In the years following World War II, when vehicle ownership was becoming widespread, public health officials recommended the health benefits of suburbs due to soot and industrial fumes in the city center. However, air in modern suburbs is not necessarily cleaner than air in urban neighborhoods. In fact, the most polluted air is on crowded highways, where people in suburbs tend to spend more time. On average, suburban residents generate more pollution and carbon emissions than their urban counterparts because of their increased driving.[2]

[edit] Increase in traffic and traffic-related fatalities

A heavy reliance on automobiles increases traffic throughout the city as well as automobile crashes, pedestrian injuries, and air pollution. Motor vehicle crashes are the leading cause of death for Americans between the ages of five and twenty-four and is the leading accident-related cause for all age groups.[15] Residents of more sprawling areas are at greater risk of dying in a car crash.[16]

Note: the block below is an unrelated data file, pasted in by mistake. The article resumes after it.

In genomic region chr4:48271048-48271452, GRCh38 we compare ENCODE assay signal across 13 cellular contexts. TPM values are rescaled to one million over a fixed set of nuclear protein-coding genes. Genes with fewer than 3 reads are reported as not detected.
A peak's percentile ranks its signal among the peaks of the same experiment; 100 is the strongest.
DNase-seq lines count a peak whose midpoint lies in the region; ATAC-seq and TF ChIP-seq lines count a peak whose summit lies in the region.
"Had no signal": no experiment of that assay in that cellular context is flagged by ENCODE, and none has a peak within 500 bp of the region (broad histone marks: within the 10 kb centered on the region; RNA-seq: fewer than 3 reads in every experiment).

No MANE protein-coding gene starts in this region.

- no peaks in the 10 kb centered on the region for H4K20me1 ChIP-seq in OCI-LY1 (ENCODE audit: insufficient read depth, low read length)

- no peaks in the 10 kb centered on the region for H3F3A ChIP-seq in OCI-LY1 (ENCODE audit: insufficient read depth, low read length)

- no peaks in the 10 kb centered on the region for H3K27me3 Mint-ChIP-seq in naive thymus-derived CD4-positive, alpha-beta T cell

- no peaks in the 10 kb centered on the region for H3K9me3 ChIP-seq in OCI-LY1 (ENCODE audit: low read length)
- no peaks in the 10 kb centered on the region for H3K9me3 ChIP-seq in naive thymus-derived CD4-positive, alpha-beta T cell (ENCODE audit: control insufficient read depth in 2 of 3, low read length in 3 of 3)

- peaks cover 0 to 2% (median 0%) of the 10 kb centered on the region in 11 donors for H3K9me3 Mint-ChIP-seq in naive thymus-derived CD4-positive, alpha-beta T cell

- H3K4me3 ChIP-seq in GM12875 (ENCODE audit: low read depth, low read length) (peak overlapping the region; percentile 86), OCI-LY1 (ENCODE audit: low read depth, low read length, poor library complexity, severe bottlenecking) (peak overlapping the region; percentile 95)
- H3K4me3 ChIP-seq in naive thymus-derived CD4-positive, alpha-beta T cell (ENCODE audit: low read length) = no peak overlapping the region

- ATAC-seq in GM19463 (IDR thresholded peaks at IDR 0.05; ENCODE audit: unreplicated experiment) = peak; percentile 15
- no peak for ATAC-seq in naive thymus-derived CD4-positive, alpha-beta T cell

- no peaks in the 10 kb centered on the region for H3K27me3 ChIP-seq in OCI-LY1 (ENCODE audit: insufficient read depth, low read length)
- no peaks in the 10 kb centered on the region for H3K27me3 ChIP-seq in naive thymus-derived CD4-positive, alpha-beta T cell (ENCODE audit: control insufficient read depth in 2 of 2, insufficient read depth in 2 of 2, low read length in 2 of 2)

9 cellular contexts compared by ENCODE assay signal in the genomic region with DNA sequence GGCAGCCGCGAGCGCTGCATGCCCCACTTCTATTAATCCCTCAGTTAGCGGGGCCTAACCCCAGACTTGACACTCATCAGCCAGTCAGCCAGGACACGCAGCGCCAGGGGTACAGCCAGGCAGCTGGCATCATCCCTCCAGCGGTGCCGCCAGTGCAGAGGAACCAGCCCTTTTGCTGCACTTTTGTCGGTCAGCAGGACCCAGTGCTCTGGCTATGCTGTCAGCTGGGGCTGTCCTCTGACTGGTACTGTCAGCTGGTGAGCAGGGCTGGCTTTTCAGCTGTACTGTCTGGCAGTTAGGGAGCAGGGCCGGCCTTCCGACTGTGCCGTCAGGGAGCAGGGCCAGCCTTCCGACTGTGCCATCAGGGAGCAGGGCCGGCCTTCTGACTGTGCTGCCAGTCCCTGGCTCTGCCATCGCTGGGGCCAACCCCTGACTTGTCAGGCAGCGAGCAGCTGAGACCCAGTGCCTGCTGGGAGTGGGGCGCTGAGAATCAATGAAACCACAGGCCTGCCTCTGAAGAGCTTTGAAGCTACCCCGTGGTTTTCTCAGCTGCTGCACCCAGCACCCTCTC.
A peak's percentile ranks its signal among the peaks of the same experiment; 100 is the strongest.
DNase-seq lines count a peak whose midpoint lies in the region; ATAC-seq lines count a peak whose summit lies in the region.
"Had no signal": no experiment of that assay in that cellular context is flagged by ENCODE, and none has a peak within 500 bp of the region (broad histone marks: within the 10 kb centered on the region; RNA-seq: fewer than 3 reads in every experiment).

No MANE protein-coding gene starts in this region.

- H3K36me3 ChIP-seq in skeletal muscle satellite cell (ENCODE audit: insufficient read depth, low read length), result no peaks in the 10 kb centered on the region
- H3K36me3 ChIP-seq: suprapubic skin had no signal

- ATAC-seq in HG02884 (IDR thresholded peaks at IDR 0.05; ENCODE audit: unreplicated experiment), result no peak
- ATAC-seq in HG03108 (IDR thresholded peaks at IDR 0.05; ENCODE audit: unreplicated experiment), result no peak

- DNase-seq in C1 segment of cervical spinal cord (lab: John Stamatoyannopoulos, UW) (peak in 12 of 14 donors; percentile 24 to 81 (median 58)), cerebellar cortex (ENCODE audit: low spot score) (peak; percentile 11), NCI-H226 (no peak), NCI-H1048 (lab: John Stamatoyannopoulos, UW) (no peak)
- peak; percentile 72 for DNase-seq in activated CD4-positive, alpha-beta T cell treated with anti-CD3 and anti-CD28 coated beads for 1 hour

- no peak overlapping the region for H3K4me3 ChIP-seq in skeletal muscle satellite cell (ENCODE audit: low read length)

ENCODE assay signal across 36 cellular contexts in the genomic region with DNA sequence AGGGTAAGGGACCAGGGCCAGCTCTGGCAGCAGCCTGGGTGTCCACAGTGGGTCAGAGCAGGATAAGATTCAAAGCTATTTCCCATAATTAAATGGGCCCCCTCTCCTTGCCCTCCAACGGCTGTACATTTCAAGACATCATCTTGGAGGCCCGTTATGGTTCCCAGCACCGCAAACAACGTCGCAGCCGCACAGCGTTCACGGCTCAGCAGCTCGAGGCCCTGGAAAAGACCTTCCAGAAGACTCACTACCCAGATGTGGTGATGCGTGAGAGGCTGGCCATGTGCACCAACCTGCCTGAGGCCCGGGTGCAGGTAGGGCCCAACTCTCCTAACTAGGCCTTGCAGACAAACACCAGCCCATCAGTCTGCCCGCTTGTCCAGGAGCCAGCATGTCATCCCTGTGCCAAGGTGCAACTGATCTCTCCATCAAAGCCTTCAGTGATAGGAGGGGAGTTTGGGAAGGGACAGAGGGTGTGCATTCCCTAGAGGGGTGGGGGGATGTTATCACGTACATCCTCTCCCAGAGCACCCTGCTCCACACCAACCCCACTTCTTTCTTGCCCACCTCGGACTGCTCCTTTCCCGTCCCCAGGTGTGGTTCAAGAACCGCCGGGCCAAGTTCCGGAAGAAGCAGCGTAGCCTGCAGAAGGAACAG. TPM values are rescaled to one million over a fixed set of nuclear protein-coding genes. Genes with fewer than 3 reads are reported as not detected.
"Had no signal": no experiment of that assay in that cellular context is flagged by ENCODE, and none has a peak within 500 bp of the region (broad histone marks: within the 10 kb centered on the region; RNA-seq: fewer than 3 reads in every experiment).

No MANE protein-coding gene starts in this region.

[edit] Increased obesity

The American Journal of Public Health and the American Journal of Health Promotion, have both stated that there is a significant connection between sprawl, obesity, and hypertension.[6] Presumably, living in a car centered culture forces inhabitants to drive everywhere, thus walking far less than their urban (and generally healthier) counterparts.

[edit] Decrease in social capital

Urban sprawl may be partly responsible for the decline in social capital in the United States. Compact neighborhoods can foster casual social interactions among neighbors, while low-density sprawl creates barriers to interaction. Sprawl tends to replace public spaces such as parks with private spaces such as fenced-in backyards. Residents of sprawling neighborhoods rarely walk for transportation, which reduces opportunities for face-to-face contact with neighbors.[4]